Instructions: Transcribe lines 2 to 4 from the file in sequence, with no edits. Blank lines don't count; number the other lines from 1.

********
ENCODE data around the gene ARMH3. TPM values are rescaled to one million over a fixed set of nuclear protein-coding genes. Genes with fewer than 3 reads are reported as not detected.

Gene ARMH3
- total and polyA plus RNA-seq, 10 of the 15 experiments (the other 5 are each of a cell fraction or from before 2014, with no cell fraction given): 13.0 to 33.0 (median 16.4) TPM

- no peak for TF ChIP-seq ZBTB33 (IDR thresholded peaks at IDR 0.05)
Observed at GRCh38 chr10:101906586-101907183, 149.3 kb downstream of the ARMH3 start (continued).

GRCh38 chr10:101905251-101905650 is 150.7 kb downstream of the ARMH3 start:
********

Gene ARMH3
- total and polyA plus RNA-seq, 10 of the 15 experiments (the other 5 are each of a cell fraction or from before 2014, with no cell fraction given): 13.0 to 33.0 (median 16.4) TPM

- no peak for TF ChIP-seq ZBTB33 (IDR thresholded peaks at IDR 0.05)